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Secure Communications Interoperability Protocol

Secure Communications Interoperability Protocol, abbreviated SCIP, is a standard for secure voice and data communication, developed and endorsed by the Digital Voice Processor Consortium (DDVPC) of the US Department of Defense in cooperation with the National Security Agency (NSA). SCIP is based on the government's earlier Future Narrowband Digital Terminal (FNBDT) project, and is platform-independant as it makes no assumptions about the underlying hardware. The first SCIP devices were used in the US in 2001 (FNBDT).

The major success of SCIP however, came after the US decided to share the SCIP technology with a number of other nations in 2003. Since then, a wide range of SCIP-compatible devices have been developed in various countries. SCIP supports different modes of operation, including national (US) and multi-national modes with different types of encryption.

SCIP can be used over a variety of voice-capable communication systems, such as PSTN telephone lines, ISDN, radio links, satellites, cellular phones and internet (Voice over IP, or VoIP). It was designed to make no assumptions about the underlying hardware. The only requirement is a minimum bandwidth of 2400 Hz. Once a SCIP device connects to another SCIP device, they first negiotiate the parameters and then choose the best possible mode of operation automatically.

By migrating to SCIP, all systems for secure communication used by the US Government will eventually be compatible, which was not the case in the past when different systems were used. In 2006, an upgrade for existing Secure Teminal Equipment (STE) was released, making it SCIP compatible. The older STU-III secure phones can not be made SCIP compatible and have therefore been phased out from 2009 onwards. A good desciption of SCIP can be found on Wikipedia [1].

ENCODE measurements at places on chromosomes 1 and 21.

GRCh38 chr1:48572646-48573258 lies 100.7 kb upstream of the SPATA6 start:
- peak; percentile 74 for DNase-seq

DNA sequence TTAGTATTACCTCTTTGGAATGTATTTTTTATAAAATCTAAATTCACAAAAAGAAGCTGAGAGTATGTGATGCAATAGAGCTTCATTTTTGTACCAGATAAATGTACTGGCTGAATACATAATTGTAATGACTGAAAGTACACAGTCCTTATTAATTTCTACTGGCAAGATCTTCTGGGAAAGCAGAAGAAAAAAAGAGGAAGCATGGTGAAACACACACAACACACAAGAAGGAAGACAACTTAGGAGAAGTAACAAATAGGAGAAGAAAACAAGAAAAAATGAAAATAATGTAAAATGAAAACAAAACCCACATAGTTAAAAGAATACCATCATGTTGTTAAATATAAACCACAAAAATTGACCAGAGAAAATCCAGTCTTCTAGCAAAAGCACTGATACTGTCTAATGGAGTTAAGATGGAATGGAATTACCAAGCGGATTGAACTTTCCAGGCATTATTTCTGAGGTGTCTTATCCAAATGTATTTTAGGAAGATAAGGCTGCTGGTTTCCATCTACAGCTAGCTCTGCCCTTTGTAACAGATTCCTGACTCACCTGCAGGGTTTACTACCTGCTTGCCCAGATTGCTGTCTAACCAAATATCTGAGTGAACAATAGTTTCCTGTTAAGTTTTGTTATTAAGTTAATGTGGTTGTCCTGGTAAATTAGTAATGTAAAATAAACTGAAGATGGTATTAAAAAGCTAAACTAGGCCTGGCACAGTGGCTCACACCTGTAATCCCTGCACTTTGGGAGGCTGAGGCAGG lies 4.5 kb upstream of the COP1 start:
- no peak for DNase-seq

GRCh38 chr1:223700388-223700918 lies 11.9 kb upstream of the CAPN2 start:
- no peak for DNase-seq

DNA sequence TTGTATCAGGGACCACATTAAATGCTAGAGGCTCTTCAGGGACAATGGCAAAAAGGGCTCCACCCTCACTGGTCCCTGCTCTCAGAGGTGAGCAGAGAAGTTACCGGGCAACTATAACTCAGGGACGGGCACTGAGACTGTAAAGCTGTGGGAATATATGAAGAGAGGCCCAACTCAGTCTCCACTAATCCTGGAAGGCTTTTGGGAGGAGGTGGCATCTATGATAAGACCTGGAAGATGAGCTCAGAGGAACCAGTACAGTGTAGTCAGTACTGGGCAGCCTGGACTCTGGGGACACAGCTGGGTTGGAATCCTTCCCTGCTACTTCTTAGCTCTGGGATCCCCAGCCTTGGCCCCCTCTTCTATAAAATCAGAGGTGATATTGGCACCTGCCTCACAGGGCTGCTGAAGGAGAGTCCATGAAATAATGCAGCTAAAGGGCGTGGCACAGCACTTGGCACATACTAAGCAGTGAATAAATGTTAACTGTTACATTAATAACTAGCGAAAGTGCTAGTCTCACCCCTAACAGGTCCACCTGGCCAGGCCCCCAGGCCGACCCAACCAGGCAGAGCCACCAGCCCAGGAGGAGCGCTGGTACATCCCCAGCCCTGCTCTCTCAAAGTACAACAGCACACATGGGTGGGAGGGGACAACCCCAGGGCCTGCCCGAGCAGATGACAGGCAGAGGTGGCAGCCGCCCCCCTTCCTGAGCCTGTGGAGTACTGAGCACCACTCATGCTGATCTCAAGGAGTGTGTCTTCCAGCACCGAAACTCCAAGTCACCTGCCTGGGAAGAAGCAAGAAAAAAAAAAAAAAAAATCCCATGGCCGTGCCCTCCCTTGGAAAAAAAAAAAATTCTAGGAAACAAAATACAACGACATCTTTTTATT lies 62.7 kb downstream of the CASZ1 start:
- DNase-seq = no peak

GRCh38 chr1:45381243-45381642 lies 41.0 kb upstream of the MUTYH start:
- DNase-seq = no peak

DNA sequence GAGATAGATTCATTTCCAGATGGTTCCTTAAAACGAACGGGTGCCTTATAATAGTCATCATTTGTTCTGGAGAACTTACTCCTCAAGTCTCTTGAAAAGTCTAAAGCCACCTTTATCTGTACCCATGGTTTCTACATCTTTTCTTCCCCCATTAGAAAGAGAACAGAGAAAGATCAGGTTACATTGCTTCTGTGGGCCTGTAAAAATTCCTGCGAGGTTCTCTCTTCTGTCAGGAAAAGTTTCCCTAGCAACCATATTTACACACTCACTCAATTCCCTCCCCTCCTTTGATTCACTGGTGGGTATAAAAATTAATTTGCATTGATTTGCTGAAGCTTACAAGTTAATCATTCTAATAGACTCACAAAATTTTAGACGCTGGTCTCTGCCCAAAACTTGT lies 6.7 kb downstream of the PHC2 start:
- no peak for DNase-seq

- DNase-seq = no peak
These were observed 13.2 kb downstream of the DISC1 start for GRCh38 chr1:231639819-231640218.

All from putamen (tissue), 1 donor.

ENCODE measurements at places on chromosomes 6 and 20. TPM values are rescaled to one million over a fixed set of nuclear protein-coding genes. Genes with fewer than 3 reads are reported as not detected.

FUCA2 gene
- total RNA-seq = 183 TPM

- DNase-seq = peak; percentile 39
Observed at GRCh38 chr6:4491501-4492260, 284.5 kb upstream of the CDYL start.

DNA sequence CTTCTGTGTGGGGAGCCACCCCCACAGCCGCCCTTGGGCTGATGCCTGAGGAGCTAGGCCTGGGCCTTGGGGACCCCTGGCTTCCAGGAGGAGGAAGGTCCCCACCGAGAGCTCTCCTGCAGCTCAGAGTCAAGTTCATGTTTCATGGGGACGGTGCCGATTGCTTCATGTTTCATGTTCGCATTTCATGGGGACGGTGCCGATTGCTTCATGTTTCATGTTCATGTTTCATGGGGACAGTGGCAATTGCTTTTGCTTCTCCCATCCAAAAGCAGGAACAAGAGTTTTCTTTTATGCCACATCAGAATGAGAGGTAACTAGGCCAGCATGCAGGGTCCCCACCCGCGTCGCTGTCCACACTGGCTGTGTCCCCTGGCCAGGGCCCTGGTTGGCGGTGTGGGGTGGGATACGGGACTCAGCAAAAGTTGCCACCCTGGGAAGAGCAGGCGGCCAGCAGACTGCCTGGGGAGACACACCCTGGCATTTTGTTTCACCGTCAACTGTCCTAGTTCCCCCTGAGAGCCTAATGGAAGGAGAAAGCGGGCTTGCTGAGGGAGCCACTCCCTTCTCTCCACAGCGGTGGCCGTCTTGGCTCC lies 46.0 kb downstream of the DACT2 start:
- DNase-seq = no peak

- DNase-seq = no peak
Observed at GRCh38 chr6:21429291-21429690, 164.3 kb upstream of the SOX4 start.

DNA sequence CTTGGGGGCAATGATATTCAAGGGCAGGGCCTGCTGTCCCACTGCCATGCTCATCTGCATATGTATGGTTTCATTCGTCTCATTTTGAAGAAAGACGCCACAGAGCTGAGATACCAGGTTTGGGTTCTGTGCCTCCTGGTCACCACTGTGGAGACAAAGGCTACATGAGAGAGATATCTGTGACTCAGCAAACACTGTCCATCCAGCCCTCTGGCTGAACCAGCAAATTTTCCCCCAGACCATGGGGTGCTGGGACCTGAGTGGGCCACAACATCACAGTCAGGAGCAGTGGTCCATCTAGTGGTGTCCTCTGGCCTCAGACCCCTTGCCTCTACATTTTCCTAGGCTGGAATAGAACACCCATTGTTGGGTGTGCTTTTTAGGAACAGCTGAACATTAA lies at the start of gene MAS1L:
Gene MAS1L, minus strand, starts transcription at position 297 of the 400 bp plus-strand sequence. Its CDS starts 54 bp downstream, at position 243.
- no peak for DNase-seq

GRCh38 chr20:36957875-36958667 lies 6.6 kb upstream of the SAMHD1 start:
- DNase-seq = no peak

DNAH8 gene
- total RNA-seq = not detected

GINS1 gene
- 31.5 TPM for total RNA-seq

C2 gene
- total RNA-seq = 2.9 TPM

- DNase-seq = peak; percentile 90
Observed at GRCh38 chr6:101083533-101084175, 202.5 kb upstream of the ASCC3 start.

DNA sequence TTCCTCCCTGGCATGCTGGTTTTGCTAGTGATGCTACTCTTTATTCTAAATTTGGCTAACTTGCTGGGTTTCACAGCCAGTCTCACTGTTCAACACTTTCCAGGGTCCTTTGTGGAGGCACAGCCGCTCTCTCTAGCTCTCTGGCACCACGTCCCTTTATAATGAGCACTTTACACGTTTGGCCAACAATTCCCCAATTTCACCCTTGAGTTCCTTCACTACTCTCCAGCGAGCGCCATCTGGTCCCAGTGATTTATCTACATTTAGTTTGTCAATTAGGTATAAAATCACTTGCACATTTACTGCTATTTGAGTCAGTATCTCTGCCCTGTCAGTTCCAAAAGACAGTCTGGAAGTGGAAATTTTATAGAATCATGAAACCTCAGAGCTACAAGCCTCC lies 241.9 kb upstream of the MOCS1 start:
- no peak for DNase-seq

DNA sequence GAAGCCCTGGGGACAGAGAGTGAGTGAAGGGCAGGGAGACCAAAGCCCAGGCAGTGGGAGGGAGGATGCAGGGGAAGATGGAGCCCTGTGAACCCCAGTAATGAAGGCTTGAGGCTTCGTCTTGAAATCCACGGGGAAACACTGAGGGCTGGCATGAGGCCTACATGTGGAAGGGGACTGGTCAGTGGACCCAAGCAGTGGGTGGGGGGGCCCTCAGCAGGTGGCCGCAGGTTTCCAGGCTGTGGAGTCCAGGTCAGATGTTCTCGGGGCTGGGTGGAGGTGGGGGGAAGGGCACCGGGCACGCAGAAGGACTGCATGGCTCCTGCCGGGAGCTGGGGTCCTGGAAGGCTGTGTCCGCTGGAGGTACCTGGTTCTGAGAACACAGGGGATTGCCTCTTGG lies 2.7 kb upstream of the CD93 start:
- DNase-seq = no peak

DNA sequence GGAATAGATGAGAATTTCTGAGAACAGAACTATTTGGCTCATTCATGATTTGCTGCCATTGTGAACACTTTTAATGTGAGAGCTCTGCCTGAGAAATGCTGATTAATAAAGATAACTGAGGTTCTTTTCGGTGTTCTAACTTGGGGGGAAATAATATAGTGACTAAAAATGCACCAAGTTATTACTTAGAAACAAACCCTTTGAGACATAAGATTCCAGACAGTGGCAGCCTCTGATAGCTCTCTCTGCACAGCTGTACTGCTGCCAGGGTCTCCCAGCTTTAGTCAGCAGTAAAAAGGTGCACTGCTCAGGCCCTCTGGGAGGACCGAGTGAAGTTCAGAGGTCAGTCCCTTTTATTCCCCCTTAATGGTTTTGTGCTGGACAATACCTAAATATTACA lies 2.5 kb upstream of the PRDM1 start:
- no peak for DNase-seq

SCIP devices on this website
Secure Terminal Equipment
vIPer Universal Secure Phone
Known SCIP compatible devices
  1. Project CONDOR was an NSA project for the development of secure mobile phones.

Security token
Unlike earlier equipment like STU-III (which needed a Crypto Ignition Key) and STE (which needed a crypto card), SCIP devices do not use an physical security token. Instead, the use of the secure mode of the device is protected with a Personal Identification Number (PIN) of 7 digits for Type 1 security or 4 digits for unclassified communication [1].

Key exchange
When negotiating a Traffic Encryption Key (TEK), an enhanced FIREFLY messaging system is used for key exchange. FIREFLY is an NSA-developed key management system based on public key cryptography (PKC).

SCIP can work with a wide variety of Voice Coders, or vocoders, which are negotiated during call setup. As a minimum requirment, all SCIP compatible devices must at least support eMELP — Enhanced Mixed-Excitation Linear Prediction. Compared to the older MELP vocoder, eMELP offers additional preprocessing, analyzer and synthesizer capabilities for improved intelligibility and noise robustness. MELP anbd MELPe are interoperable at 2400 bps, sending a 54 bit data frame every 22.5 ms. In addition, MELPe can also be used at 1200 bps and 600 bps.

SCIP can work with a variety of cryptographic algorithms. In Multinational Mode, all SCIP compatible devices must at least support the Advanced Encryption Standard (AES). In US National Mode, the BATON encryption algorithm is used. Other nations have developed their own encryption algorithms for SCIP.

  1. Wikipedia, SCIP
    Secure Communications Interoperability Protocol

  2. Nato C3 Agency, Introduction to FNBDT
    Retrieved from website, December 2011.

  3. Information Assurance Directorate, SCIP Documentation
    US Government. Visited 14 November 2022.
Further information
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Crypto Museum. Last changed: Monday, 14 November 2022 - 09:49 CET.
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